From: Editor, MONGABAY.COM, More from this Affiliate
Published February 27, 2015 09:00 AM

China bans carved ivory imports

China has established a one-year ban on imports of carved African elephant ivory. 

Conservationists say the move, effective immediately, sends an important signal, but alone won't be enough to slow elephant poaching. 

"This announcement is an encouraging signal that the Chinese government is ratcheting down the import of African elephant ivory into the country," said Iris Ho, director of wildlife for Humane Society International, in a statement. "We are hopeful that more meaningful actions are being considered by the leadership and relevant government agencies of China that will further strengthen the country’s efforts on combating the elephant poaching and ivory trafficking crisis. We also encourage China and other countries to permanently ban domestic ivory trade and destroy all confiscated ivory stockpiles." 

"China’s decision to ban ivory imports for a full year could be a real victory in helping to reduce poaching and wildlife trafficking depending on how the ban is enforced. But, China has ample stockpiles of ivory that it can still release into the legal market while the ban is in place. The domestic market those stockpiles create needs to be limited for real change to take place," added Peter Lehner, executive director of the Natural Resources Defense Council. "This is an important step in the right direction. And more still needs to be done to restrict the sale – and reduce demand for – elephant ivory in China, the United States, and around the world. Until we cut off people’s desire for ivory, elephants will continue to die."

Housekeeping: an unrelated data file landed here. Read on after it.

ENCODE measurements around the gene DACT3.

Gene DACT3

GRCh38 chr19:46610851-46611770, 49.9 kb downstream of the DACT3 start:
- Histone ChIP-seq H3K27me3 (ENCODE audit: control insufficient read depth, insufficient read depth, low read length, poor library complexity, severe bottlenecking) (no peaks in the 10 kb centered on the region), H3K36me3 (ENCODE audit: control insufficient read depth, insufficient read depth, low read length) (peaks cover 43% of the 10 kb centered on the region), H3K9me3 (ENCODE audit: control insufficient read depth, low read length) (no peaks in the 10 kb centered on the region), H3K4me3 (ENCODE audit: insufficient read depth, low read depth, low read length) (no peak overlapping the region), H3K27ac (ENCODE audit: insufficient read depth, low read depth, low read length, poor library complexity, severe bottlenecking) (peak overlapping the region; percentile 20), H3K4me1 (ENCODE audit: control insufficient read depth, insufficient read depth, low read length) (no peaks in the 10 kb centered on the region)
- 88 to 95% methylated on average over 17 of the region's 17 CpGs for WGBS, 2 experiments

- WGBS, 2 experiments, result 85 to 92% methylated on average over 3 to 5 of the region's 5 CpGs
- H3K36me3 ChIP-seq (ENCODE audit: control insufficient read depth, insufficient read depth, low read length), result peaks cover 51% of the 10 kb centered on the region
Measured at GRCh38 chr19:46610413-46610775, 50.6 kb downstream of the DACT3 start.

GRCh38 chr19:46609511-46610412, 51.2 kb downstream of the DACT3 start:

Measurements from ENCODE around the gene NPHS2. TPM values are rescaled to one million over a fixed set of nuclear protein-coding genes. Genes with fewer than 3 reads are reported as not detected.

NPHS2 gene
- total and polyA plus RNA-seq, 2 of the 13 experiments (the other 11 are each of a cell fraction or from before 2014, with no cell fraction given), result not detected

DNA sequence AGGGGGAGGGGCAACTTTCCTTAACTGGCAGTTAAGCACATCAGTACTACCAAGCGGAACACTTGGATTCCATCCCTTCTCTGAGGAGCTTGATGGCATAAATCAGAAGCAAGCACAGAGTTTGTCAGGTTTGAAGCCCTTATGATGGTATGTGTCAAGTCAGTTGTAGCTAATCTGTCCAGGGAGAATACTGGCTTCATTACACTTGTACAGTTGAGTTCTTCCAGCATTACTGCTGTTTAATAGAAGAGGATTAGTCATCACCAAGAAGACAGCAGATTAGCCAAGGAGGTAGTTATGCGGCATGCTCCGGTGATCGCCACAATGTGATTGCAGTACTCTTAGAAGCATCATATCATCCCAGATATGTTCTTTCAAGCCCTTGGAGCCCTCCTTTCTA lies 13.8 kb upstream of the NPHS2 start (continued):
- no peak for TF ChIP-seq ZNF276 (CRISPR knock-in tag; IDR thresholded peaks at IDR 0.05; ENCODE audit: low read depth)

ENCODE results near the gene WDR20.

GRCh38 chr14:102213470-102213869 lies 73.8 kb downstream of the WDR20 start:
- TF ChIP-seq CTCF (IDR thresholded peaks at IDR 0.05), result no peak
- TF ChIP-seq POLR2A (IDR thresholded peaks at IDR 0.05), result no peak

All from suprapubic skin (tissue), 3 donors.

Carved ivory represents a fraction of China's elephant ivory imports. Much of the ivory brought into the country is smuggled illegally. 

China is the world's largest market for elephant ivory. The number two market — the United States — recently increased restrictions on elephant ivory imports. 

Elephants are being rapidly poached for the ivory market. By some estimates, more than 30,000 elephants are being killed each year for the trade. 

Read more at ENN affiliate, MONGABAY.COM.

Carved ivory image via Shutterstock.

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